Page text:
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Where Did the Beach Boys’ Sound Come From?

A few years before the Beach Boys made their first record, the three brothers who formed the original core of the group sang together in the bedroom they shared in a tract home in suburban Southern California. Close quarters fed close harmony, and Brian, Carl, and Dennis Wilson taught themselves to emulate the sound of the pre-rock vocal groups—the Four Freshman and the Hi-Lo’s, in particular. One voice short of the four necessary to fit the model, they enlisted their cousin Mike Love to join them, and beefed up the band with Brian’s schoolmate Al Jardine, who could play the guitar and the bass. It’s slightly more than 50 years now since the group recorded its debut single, “Surfin’,” written by Love and Brian Wilson for a small label called Candix Records. Begun as a vocal harmony group, the Beach Boys famously became something more, as Brian experimented with studio technology, sonic textures, and drugs. Re-organized (but not exactly reunited, since Carl and Dennis Wilson are no longer living), an assemblage of members of various early configurations of the group have been touring and this week released an overhyped new album with the cleverly jokey, if somewhat self-celebratory title That’s Why God Made the Radio.

The album is, for the most part, nostalgic lite-rock silliness. The songs, put together by Brian Wilson and various collaborators—chief among them, Joe Thomas, an industrial music-content provider who had worked with Brian Wilson and the other Beach Boys on early projects; Jim Peterik, whose pedigree is contained in his big hit, “Eye of the Tiger,” for Survivor; Mike Love, who contributed lyrics of banality staggering even for him; and Jon Bon Jovi—yes, the actual Jon Bon Jovi. A couple of the tracks, “From There to Back Again” and “Summer’s Gone,” are sweetly lyrical; and only one, “Spring Vacation,” is absolutely terrible. The great strength of the album is the luxurious sound of its singers’ voices in harmony. That sound seems to have had quite a bit of help in the studio; Brian uses a quasi-ghost singer, Jeff Foskett, to sing his parts along with him, and I can recognize Auto-Tune on two tracks, “Pacific Coast Highway” and “From There to Back Again.” Still, it’s a beautiful sound that exists nowhere else in pop music.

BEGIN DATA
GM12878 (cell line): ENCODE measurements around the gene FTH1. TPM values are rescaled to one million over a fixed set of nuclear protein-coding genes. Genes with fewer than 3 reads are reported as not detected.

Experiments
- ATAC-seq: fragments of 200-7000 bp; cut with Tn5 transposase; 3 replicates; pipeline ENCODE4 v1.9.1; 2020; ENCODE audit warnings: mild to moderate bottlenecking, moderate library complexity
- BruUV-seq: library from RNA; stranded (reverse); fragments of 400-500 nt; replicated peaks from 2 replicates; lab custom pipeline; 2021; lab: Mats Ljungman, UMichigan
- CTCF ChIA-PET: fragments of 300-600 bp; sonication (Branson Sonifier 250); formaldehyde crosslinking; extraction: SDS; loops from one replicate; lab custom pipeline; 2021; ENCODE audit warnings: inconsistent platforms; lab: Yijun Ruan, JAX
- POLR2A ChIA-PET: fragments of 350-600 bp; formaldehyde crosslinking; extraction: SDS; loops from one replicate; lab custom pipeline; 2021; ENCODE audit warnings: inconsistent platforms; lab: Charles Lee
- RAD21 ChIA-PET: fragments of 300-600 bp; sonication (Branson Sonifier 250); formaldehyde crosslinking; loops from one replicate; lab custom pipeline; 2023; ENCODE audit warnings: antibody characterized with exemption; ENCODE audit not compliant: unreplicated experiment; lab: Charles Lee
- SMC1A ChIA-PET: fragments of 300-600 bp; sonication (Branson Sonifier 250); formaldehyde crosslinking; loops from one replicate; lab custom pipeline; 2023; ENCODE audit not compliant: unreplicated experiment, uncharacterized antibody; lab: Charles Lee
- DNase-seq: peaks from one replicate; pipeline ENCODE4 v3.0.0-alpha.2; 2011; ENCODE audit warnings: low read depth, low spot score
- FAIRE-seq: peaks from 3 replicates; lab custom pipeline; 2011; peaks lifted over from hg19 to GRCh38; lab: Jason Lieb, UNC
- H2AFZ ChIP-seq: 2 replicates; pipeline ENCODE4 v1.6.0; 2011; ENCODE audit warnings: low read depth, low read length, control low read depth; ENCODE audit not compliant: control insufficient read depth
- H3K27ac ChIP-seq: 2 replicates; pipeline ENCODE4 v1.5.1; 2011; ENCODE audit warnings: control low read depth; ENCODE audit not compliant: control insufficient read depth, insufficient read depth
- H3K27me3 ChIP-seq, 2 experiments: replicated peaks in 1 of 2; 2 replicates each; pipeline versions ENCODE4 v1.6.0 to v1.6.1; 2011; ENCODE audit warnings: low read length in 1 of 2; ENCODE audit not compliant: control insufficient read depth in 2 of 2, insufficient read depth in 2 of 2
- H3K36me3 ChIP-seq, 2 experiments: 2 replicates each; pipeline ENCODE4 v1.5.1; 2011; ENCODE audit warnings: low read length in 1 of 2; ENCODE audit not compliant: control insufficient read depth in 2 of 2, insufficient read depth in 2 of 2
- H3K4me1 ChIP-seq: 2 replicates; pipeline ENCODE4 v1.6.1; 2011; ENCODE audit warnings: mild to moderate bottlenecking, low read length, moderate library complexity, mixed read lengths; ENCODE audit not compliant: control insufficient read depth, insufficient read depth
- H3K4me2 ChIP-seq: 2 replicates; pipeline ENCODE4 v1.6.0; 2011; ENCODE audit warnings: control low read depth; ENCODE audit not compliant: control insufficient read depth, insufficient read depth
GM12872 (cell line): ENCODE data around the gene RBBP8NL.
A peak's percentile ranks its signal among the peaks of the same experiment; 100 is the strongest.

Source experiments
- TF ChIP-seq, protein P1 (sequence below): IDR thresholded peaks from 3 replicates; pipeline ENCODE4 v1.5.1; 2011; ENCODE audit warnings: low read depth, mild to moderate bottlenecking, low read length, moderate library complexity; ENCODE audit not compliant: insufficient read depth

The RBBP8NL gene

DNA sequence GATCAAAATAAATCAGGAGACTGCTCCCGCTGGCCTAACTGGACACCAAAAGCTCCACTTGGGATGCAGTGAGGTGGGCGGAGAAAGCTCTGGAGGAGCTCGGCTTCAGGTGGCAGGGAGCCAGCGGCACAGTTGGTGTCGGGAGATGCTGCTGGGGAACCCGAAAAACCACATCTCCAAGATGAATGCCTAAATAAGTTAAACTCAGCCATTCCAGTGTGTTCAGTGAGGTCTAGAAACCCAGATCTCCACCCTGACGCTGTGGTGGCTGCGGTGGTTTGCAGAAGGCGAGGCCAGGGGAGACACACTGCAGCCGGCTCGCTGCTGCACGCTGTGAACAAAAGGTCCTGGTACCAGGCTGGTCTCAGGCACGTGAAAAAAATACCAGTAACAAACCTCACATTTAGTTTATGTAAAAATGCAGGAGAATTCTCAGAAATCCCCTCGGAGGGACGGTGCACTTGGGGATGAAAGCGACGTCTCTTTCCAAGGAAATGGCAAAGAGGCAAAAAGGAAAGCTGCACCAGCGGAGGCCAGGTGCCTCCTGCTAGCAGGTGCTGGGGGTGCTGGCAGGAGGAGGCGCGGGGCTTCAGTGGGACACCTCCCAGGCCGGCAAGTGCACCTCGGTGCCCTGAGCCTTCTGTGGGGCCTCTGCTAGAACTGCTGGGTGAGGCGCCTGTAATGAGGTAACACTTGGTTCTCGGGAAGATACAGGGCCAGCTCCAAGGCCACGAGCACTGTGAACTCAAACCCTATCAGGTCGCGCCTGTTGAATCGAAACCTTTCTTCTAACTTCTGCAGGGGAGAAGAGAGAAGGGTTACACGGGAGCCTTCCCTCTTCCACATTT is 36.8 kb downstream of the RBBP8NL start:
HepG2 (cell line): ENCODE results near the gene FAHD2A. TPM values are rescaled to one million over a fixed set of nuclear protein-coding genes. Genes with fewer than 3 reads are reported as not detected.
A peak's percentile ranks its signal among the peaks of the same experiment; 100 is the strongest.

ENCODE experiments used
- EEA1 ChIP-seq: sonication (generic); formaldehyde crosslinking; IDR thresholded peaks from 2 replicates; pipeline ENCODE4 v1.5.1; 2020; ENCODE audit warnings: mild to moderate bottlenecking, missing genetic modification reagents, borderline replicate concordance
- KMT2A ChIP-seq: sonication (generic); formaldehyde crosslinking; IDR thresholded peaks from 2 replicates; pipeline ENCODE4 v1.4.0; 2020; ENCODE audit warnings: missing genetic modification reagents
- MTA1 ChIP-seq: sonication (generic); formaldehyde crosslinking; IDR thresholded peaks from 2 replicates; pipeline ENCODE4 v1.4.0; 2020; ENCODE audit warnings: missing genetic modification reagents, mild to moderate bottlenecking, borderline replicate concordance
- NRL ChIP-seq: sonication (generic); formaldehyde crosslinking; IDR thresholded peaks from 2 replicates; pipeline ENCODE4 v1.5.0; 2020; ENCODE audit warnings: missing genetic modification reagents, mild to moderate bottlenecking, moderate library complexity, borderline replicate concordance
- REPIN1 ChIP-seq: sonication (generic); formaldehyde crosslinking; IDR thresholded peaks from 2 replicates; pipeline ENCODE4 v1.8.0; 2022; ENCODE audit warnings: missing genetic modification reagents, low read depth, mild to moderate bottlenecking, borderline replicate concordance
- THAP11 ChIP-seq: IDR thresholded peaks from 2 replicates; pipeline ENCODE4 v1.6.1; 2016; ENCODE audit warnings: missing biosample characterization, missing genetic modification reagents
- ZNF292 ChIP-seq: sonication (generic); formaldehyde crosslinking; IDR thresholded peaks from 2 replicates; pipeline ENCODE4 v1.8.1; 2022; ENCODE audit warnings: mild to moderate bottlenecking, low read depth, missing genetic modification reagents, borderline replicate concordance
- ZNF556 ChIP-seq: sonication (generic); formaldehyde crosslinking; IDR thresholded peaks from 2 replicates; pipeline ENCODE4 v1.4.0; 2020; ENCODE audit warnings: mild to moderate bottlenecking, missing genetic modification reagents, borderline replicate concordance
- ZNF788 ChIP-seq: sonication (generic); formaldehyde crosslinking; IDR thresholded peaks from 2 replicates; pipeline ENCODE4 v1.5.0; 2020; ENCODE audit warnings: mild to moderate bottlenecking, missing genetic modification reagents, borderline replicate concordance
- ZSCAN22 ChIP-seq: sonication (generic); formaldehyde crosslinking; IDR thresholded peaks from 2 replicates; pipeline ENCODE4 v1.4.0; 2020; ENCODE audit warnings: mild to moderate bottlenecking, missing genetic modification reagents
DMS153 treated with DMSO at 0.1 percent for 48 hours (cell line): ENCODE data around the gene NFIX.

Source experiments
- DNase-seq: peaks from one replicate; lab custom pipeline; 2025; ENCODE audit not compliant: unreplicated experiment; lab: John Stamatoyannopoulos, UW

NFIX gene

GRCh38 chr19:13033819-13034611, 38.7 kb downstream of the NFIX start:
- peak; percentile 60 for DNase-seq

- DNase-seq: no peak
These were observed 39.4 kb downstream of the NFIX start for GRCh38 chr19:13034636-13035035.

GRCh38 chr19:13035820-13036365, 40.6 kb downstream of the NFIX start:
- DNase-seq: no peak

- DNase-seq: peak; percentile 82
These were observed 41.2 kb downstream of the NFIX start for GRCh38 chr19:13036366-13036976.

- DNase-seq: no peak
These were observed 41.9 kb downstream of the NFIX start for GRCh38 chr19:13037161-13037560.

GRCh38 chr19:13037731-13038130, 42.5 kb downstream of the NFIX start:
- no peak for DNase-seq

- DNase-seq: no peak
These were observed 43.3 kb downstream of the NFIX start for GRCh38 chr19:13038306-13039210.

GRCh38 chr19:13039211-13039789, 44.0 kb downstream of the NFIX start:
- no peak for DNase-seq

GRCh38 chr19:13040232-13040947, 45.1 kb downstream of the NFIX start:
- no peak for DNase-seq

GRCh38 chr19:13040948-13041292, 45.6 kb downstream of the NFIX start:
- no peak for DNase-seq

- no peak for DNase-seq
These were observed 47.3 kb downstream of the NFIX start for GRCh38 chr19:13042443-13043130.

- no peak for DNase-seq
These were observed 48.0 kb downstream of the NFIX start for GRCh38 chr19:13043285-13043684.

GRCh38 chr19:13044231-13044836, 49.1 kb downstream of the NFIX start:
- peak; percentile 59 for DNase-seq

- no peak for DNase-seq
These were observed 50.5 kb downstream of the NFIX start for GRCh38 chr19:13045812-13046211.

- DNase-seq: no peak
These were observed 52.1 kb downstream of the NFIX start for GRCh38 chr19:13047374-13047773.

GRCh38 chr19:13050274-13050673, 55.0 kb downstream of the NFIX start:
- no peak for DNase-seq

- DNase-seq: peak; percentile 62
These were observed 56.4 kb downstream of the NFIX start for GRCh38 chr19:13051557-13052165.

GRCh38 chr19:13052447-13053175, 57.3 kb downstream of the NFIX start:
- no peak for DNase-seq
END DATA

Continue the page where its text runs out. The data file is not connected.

That’s not to say it came from nowhere, though. Since Doc Watson’s death last week, I’ve been attuned to the ways in which major innovators in one sphere of music (Watson in bluegrass, the Beach Boys in rock-era pop) built their innovations from early influences in other spheres (Watson in Western swing, the Beach Boys in pre-rock vocal harmony).  In the Beach Boys’ case, we can see clearly how this could happen by imagining a day in the Wilsons’ house in the late 1950s. On the radio that God gave the boys, they would have heard the early rock-and-roll that provided the hot-rod attitude, as well as the chord structure, of their first songs. And on TV, they would have seen the male harmony groups that innovated the silkily intricate vocal work that would later come to be thought of as the Beach Boys sound. It came first from the Four Freshman, a quartet started by another team of brothers, Ross and Don Barbour; and the Hi-Lo’s, a group led by the wildly inventive vocal arranger and singer Gene Puerling.